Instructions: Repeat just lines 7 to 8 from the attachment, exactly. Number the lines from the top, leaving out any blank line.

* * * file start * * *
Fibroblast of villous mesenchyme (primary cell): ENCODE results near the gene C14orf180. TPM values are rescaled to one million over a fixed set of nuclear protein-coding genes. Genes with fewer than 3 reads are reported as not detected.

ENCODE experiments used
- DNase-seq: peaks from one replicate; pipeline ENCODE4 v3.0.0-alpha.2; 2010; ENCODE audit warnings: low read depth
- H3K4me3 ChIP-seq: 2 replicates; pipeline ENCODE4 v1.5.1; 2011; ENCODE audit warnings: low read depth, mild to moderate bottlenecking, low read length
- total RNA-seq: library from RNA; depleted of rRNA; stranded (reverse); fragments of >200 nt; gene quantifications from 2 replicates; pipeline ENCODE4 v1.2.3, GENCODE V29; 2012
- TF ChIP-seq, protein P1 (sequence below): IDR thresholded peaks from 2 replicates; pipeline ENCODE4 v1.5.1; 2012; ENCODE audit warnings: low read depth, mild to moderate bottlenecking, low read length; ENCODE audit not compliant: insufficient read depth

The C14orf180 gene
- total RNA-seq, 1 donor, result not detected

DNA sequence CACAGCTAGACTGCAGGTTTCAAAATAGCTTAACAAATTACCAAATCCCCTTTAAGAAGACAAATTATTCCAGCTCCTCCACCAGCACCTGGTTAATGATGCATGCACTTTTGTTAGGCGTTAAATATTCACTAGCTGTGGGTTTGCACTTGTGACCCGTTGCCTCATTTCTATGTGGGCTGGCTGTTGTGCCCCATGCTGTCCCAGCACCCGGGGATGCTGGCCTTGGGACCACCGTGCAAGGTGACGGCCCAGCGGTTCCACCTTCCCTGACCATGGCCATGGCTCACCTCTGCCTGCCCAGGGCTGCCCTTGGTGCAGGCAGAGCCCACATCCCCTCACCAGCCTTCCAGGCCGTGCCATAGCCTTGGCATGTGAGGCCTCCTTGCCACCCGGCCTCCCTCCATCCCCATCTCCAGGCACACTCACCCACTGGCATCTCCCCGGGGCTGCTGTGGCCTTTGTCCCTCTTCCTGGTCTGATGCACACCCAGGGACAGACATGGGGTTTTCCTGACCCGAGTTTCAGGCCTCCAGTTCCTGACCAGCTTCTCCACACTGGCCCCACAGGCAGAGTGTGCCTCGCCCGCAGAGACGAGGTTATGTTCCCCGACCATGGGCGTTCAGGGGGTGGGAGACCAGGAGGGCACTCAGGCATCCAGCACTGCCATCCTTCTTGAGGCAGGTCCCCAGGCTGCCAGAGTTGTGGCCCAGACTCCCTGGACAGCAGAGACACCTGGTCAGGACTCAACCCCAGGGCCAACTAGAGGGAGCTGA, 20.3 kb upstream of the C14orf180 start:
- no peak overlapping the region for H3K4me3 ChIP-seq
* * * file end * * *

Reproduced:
The C14orf180 gene
- total RNA-seq, 1 donor, result not detected